April 24, 2009
You see, the ambient air temps at the track were pushing 100oF., with no humidity to speak of and also no clouds. As a result, the tarmac was a blistering 120oF., and that was expected to spiral upwards as the day went on. This was affecting the two tire compounds (supersoft and medium) in different ways: the mediums were taking five laps or more to get warm, for no reason that anybody could tell. The supersofts, on the other hand, were at their optimum operational temperature practically before the car reached the end of the pitlane.
So, supersofts look to be the way to go, right? Well, not quite. They heated up quickly, gripped really hard... and then got too hot and lost effectiveness. The Legendary Announce Team mentioned that it's just going to get hotter as the weekend goes on, which doesn't bode well for the lifespan of the supersofts. The other problem for both tires is sand. When the tires gets up to running temp, the rubber becomes very soft and pliant... practically on the verge of melting if you ask David Hobbes, LAT "color guy." However, when a car gets offline (which was happening a lot today), it has to drive through the fine layer of sand that's everywhere in Bahrain... which then sticks and practically bonds to the hot rubber. The result is either like driving on sandpaper (good result) or ice (bad result)... and guess which is more likely.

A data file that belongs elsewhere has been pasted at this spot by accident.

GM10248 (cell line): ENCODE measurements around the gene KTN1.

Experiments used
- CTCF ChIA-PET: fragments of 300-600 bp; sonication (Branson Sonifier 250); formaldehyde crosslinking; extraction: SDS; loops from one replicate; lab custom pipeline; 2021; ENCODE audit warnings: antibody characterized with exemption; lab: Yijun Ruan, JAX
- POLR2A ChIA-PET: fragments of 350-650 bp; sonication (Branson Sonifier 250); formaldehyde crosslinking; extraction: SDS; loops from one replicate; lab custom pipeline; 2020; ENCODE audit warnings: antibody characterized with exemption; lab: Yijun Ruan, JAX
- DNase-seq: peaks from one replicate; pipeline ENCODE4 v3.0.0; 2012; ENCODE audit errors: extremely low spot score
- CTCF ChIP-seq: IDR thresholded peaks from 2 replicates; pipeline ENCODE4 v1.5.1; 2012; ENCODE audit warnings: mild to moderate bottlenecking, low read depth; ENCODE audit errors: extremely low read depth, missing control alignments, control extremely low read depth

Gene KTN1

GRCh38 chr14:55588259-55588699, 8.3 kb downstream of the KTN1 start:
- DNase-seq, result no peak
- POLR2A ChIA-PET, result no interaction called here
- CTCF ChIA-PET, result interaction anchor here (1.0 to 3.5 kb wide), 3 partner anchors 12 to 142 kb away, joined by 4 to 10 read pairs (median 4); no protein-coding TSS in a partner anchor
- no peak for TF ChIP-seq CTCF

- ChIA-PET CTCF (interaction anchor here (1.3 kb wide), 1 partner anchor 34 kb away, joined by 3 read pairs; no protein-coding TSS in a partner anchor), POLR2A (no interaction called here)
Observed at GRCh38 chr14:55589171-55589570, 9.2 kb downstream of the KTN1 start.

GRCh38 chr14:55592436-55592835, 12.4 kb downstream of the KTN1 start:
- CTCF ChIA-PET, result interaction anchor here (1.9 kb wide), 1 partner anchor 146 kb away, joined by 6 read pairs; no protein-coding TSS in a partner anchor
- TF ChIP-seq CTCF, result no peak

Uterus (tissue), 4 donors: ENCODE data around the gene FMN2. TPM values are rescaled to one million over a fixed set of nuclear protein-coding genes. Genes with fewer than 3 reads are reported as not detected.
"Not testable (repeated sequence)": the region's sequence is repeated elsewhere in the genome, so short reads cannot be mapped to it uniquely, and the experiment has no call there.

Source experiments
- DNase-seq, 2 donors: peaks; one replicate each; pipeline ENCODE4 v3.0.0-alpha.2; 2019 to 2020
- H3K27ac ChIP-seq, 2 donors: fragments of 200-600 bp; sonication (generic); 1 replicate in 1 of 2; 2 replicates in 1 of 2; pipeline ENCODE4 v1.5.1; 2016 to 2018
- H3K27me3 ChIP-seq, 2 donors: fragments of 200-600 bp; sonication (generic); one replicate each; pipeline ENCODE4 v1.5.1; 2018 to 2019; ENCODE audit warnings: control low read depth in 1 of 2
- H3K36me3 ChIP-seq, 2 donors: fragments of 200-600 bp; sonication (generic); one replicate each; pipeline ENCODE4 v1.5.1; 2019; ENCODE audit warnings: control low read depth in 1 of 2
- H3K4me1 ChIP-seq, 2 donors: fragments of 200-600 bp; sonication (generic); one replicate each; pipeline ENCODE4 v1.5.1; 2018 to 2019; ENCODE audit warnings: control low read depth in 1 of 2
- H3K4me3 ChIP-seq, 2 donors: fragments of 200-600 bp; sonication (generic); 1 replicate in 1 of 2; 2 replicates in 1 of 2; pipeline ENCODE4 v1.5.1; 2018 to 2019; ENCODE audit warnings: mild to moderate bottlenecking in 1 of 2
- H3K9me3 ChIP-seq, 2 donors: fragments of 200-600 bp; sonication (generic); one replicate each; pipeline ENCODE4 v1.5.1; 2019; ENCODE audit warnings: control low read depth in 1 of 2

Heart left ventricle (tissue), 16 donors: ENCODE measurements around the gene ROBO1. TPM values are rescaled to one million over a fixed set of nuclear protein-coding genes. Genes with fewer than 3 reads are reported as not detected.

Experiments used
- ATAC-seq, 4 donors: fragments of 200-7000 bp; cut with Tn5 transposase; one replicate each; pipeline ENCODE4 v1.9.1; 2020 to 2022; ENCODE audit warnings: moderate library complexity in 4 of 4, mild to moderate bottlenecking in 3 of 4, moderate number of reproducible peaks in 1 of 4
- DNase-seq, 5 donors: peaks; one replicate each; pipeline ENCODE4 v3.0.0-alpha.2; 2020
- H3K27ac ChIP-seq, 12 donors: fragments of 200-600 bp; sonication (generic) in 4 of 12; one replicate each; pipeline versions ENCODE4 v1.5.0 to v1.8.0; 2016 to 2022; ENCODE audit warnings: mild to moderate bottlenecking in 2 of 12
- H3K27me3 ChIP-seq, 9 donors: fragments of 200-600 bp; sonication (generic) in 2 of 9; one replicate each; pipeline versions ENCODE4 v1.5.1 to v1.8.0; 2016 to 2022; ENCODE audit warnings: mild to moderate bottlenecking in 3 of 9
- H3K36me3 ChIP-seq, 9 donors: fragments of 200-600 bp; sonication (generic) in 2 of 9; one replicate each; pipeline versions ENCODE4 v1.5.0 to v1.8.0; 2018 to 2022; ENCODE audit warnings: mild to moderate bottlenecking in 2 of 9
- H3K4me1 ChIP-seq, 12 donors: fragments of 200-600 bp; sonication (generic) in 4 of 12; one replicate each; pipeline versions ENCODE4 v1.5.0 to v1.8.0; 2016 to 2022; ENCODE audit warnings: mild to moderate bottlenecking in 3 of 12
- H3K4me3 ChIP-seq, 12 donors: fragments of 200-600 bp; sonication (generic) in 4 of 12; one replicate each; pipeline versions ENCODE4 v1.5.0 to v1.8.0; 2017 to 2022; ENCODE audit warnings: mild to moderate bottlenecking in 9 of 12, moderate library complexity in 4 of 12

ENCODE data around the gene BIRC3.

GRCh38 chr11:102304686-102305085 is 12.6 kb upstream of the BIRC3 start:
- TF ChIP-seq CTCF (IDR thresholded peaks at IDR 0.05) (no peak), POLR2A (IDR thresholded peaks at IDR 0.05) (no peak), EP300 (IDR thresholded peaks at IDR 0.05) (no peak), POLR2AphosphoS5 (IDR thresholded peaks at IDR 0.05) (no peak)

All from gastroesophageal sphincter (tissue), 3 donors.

And on Sunday, they're predicting clear skies, hot temperatures... and high winds. All of which means sandstorms, and lord only knows what'll happen then. Will they race in a sand cloud? Sit in the garages until it blows over? Turn laps on camels? Can we just have a NORMAL race for once? Please?
In other news, Nelson Piquet Jr continued his March To Unemployment today by somehow managing to break his front wing without actually hitting anything or anybody.
This occurred near the pit-in, and his engineer told him to come in. Instead he continued blithely on, paying no heed, la dee dah. Admittedly, he probably couldn't see the sparks (the driver can't actually see his front wing from his spot in the cockpit), but he MUST have noticed the awful grinding sound, right? Or the loss of grip? After getting a new nose, he immediately progressed on to spinning his Renault on what seemed like every lap.
Finally, in their sixty years of Formula 1 running, Ferrari has never opened the season without scoring a point in the first four races. Yet that's what they're looking at this weekend, and to be blunt, they were slow today. You can't trust results in practice, but you CAN trust both drivers saying, in effect, the car is bad in Bahrain. Look for some anti-Ferrari history to be made this weekend.
See you for Quals!
Long time reader and fan of your F1 updates, and I'm wondering if you have seen any of the BBC broadcasts? I don't TIVO and can rarely watch the races live on Speed so I usually download the event. The only thing I miss are Peter Windsors grid walks but the BBC has DC and Eddie Jordan and that seems to open quite a few doors in the paddock. Their expert commentary (along with Martin Brundle) really go a long way to satisfy a true F1 fan's thirst for behind the scenes coverage. If you do torrents I can send you an invite to a great UK site for all types of motorsports. robertv (at) winfirst (dot) com Thanks and keep up the great work!
Posted by: RobertV at April 25, 2009 09:18 AM (rMOKU)
Having heard three different groups of announcers (four if you add in those miserable CBS races of a few years back), I find the LAT to be the best of the lot, probably followed by last year's ITV team and then the BBC.
The Beeb's got the best intro music, though. Nothing, and I mean nothing, beats The Chain. (yes, I know that's not the official video opening I've linked to, but it bloody well should be)
Posted by: Wonderduck at April 25, 2009 11:34 PM (/nYBT)
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